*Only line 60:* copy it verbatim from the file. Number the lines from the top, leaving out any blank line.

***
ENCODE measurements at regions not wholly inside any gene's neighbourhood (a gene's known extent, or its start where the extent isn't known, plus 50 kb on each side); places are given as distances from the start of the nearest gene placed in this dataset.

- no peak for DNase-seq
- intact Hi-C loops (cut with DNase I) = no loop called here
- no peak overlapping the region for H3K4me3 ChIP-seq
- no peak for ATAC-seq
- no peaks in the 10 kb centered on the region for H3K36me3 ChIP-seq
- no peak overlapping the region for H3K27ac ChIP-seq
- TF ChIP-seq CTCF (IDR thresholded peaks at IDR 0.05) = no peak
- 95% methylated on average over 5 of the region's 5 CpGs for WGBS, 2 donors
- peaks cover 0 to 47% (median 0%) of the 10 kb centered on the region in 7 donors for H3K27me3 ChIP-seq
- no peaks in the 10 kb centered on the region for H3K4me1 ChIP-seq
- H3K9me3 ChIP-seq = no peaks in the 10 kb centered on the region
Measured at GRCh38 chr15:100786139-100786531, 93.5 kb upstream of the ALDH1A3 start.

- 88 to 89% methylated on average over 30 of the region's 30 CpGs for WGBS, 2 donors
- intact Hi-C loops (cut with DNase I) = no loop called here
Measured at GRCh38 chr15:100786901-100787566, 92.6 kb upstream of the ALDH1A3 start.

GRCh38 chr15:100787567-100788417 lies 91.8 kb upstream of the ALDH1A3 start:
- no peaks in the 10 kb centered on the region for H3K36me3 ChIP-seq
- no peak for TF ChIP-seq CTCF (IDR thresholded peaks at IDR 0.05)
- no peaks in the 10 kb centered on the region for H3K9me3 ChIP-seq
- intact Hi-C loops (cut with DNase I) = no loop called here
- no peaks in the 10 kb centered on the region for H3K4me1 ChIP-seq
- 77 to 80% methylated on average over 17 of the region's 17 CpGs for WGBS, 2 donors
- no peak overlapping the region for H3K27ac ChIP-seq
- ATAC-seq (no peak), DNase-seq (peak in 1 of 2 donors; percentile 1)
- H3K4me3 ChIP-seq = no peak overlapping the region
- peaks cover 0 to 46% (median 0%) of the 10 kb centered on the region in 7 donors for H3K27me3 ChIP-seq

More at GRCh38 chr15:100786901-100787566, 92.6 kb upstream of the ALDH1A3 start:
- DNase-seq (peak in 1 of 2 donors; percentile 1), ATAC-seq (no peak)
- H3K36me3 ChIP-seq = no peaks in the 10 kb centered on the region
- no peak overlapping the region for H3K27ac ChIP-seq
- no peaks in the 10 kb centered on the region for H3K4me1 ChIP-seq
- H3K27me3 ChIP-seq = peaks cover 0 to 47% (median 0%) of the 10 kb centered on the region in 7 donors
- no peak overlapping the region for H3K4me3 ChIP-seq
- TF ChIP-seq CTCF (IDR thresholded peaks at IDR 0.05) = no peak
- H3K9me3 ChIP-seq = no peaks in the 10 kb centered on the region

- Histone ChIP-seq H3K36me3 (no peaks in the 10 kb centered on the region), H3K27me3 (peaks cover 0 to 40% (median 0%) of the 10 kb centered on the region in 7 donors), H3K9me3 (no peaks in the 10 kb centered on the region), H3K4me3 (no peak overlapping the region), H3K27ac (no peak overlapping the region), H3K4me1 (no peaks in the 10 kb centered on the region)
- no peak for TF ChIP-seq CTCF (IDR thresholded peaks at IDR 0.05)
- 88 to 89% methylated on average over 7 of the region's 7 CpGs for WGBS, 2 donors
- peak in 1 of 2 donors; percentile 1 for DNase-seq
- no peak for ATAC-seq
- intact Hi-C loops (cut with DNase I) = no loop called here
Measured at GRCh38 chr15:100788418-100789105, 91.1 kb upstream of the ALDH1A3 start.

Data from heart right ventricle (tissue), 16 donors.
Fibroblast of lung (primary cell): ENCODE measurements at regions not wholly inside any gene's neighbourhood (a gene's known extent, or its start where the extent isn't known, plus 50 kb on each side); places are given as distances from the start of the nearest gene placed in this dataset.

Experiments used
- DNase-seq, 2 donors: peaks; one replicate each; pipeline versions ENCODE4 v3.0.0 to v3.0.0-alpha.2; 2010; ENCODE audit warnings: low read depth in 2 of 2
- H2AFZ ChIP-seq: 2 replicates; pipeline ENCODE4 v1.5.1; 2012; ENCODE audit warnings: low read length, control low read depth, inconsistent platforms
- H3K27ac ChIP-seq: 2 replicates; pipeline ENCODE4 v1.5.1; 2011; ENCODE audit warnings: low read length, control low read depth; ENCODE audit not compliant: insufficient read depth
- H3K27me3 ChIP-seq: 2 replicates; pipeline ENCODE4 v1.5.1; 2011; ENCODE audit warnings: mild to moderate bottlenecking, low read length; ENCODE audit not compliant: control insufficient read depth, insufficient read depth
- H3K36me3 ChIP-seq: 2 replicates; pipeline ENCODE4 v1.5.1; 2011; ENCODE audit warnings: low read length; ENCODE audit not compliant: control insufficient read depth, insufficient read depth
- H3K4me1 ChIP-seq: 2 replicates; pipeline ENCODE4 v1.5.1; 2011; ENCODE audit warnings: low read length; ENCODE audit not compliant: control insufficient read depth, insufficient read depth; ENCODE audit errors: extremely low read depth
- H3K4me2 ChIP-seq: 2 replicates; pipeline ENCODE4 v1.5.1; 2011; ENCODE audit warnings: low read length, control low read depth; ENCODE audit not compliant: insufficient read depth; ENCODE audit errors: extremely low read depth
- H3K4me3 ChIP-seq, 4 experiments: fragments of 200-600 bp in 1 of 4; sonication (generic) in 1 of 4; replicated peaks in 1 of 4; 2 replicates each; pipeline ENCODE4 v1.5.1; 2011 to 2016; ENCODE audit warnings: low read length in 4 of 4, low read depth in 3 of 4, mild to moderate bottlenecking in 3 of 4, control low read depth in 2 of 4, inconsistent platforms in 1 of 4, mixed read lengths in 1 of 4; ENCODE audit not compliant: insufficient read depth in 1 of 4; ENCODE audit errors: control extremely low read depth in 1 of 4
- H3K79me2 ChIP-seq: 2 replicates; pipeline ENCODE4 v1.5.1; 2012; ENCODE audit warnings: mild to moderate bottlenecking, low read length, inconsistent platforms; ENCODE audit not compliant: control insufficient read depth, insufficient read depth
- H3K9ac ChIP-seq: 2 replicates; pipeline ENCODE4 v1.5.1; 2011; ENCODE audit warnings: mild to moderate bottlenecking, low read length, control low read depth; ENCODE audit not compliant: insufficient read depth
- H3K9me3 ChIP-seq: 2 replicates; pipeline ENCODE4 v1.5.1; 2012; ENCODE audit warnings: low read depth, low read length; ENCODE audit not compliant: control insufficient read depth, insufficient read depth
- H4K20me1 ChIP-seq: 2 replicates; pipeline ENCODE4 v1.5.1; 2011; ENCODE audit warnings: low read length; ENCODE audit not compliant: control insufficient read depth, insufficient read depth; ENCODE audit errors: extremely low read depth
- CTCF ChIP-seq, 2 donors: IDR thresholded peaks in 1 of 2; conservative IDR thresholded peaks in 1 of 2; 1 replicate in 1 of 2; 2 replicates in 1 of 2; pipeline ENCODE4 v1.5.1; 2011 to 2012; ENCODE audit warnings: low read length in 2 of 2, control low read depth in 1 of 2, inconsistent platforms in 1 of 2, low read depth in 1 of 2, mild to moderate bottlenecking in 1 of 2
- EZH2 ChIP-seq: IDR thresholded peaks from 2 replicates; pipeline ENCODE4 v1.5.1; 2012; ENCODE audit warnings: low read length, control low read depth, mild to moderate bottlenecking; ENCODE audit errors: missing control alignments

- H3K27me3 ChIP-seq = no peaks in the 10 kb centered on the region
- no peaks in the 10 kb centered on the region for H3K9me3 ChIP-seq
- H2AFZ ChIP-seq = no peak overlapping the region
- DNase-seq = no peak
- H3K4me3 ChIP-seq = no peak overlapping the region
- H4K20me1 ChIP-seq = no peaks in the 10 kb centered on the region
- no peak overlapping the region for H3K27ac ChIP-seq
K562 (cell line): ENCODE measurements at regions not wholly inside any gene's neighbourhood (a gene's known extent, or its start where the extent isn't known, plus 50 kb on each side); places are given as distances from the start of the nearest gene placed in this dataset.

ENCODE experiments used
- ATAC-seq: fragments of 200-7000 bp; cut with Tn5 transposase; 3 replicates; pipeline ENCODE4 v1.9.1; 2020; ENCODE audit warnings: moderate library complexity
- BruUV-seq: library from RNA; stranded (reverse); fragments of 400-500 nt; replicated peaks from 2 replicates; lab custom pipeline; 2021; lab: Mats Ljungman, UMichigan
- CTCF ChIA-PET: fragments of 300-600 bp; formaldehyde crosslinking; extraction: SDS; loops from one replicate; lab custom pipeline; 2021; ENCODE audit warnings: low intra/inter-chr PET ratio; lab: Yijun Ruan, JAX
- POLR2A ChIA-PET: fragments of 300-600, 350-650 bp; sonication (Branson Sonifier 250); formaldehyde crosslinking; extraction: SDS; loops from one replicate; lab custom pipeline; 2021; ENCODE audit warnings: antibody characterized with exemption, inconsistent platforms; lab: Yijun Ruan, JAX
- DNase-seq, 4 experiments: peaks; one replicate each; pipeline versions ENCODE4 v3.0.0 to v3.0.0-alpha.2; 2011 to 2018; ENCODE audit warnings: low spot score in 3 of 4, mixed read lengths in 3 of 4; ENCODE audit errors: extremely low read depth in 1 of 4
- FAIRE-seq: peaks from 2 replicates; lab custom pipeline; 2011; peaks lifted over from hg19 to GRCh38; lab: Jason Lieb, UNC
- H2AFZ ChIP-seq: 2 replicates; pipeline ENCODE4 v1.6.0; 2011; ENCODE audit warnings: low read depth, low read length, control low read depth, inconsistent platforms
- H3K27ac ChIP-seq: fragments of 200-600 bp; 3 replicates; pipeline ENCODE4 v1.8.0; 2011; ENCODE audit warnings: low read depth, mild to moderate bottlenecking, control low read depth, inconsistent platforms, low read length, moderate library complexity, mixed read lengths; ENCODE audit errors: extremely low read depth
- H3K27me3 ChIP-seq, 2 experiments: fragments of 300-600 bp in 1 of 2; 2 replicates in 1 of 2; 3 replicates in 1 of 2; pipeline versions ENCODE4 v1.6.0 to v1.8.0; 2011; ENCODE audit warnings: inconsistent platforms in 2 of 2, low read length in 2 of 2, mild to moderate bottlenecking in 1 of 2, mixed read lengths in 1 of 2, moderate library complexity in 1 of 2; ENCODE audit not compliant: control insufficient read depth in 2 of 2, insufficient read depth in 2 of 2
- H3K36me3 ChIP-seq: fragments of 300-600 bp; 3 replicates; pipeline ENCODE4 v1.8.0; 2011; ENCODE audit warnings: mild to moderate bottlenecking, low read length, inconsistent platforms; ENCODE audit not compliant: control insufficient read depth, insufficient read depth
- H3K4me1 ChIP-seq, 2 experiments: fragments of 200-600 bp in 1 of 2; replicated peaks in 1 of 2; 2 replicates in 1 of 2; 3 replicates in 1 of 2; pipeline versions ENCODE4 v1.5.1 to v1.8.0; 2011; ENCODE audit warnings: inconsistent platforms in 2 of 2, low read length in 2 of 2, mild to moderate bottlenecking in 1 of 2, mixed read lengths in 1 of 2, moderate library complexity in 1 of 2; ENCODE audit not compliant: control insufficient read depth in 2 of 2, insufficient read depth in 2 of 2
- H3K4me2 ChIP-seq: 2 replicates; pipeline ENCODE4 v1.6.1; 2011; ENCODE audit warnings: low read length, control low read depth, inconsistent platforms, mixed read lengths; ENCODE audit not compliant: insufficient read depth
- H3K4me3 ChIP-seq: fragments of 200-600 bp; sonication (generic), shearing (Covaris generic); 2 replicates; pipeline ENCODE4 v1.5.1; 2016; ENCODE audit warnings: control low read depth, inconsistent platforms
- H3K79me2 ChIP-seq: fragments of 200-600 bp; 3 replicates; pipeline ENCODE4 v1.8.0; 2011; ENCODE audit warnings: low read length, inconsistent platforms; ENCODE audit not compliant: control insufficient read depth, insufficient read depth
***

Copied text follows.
- EZH2 ChIP-seq: IDR thresholded peaks from 2 replicates; pipeline ENCODE4 v1.5.1; 2012; ENCODE audit warnings: low read length, control low read depth, mild to moderate bottlenecking; ENCODE audit errors: missing control alignments